What are the key takeaways from this study?
- The primary objective of the study was to evaluate the safety of umbilical cord blood stem cells as treatment for COVID-19, whilst also looking at potential efficacy.
- This was a double-blind, placebo-controlled phase 1/2a clinical trial, where each patient received two infusions of either mesenchymal stem cells from the umbilical cord, or a placebo.
- This meant that both the doctors and the patients involved in the study didn’t know what was infused.
- A total of 24 patients were involved in the study – 12 patients were in the control group who received the placebo, and 12 patients were in the treatment group who received mesenchymal stem cells.
- Two infusions of 100 million stem cells were administered within a three-day period to the patients in the treatment group.
- No adverse reactions to the mesenchymal stem cell treatment were reported and the treatment appeared to be safe overall.
- A 91% survival rate was reported in critically ill patients who were given the umbilical cord blood stem cell infusion.
- This is in comparison to a 42% survival rate in the control group who received the placebo.
- 100% of the patients under 85 years old were still alive one month after receiving the mesenchymal stem cell treatment.
- Over half the patients who were treated with umbilical cord blood stem cells recovered and were discharged from hospital within two weeks after receiving the last treatment.
Why use umbilical cord blood stem cells?
Dr Camillo Ricordi director of the Diabetes Research Institute (DRI) and Cell Transplant Center at the University of Miami Miller School of Medicine said:
“The umbilical cord contains progenitor stem cells, or mesenchymal stem cells, that can be expanded and provide therapeutic doses for over 10,000 patients from a single umbilical cord. It’s a unique resource of cells that are under investigation for their possible use in cell therapy applications, anytime you have to modulate immune response or inflammatory response. We’ve been studying them with our collaborators in China for more than 10 years in Type 1 Diabetes, and there are currently over 260 clinical studies listed in clinicaltrials.gov for treatment of other autoimmune diseases.”
Mesenchymal stem cells were identified as a potential treatment of COVID-19 when the pandemic began in early 2020. Researchers in Israel reported significant improvements in treating COVID-19 patients with mesenchymal stem cells, resulting in a 100% survival rate and faster recovering time than those without stem cell treatment. Additionally, a critically ill 65-year-old COVID-19 patient made an astounding recovery just four days after receiving an injection of umbilical cord blood stem cells.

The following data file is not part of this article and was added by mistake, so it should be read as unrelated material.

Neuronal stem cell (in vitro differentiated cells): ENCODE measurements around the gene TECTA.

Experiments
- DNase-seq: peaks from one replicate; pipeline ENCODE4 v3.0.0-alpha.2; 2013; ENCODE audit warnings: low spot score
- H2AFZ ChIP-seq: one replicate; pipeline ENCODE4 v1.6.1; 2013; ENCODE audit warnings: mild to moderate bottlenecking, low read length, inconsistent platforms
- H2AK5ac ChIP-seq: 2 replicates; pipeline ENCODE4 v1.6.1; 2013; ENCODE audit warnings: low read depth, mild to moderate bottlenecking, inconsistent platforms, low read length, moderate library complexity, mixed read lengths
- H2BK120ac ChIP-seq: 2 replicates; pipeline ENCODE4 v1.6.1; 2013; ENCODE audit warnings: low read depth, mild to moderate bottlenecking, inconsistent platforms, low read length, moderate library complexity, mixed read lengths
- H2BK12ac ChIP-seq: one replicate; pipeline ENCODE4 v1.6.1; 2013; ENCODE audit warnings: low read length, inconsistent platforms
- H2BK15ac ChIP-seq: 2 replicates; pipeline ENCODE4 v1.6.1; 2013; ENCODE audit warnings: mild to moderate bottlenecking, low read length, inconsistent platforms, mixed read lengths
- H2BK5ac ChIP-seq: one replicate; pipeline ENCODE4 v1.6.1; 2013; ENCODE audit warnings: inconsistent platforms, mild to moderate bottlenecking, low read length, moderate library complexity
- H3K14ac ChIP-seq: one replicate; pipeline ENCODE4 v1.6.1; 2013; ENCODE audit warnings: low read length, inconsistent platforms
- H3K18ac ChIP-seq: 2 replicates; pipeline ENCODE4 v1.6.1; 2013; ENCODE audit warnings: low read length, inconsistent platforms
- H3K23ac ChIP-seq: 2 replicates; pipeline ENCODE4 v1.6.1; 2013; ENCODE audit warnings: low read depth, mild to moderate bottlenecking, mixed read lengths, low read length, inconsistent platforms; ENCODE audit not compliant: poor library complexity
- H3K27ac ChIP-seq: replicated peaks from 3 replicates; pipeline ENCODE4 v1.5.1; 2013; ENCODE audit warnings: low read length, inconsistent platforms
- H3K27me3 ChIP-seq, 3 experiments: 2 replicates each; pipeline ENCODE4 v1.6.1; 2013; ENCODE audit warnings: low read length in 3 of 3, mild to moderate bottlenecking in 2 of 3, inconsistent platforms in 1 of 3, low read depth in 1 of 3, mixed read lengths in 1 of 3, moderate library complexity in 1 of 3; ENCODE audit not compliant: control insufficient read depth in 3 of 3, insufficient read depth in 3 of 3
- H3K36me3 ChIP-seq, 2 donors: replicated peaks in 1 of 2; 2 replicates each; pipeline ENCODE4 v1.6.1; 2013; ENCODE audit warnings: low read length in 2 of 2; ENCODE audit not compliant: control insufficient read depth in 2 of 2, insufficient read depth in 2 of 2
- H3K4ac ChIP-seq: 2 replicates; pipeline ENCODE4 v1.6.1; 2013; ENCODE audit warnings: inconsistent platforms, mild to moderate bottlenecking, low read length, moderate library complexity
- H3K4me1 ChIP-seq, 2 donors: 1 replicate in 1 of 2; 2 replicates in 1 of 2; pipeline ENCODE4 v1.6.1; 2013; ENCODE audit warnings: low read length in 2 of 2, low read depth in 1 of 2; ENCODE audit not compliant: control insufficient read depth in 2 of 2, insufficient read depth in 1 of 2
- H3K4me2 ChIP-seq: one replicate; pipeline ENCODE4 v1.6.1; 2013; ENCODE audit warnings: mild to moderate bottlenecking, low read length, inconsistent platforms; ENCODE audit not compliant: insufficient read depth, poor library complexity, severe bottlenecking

These powerful stem cells not only help to correct immune and inflammatory responses that contribute to what is referred to as the ‘cytokine storm’ in a COVID-19 infection, but they also possess antimicrobial properties and have been shown to promote tissue regeneration.
What’s next for the study?
Whilst initial results from this study are encouraging, further research is needed to determine the effectiveness on a larger number of COVID-19 patients. The next steps of this particular study will investigate the impact of umbilical cord blood stem cells on patients who have not yet become severely ill. The objective will be to determine whether the use of mesenchymal stem cells prevents further progression of the virus.
Giacomo Lanzoni et al., (2021) “Umbilical cord mesenchymal stem cells for COVID‐19 acute respiratory distress syndrome: A double‐blind, phase 1/2a, randomized controlled trial”, Stem Cells Translational Medicine, available at: https://stemcellsjournals.onlinelibrary.wiley.com/doi/full/10.1002/sctm.20-0472
University of Miami Miller School of Medicine, (2021) “Groundbreaking Treatment for Severe COVID-19 Using Stem Cells – “It’s Like Smart Bomb Technology in the Lung””, SciTechDaily, available at:
Bethany Dawson, (2020) “Umbilical cord stem cells implanted into Covid patients improve survival chances, study suggests”, The Independent, available at:
Paul Knoepfler, (2021) “Small umbilical cord stem cell COVID-19 trial: sign of efficacy?”, The Niche, available at:
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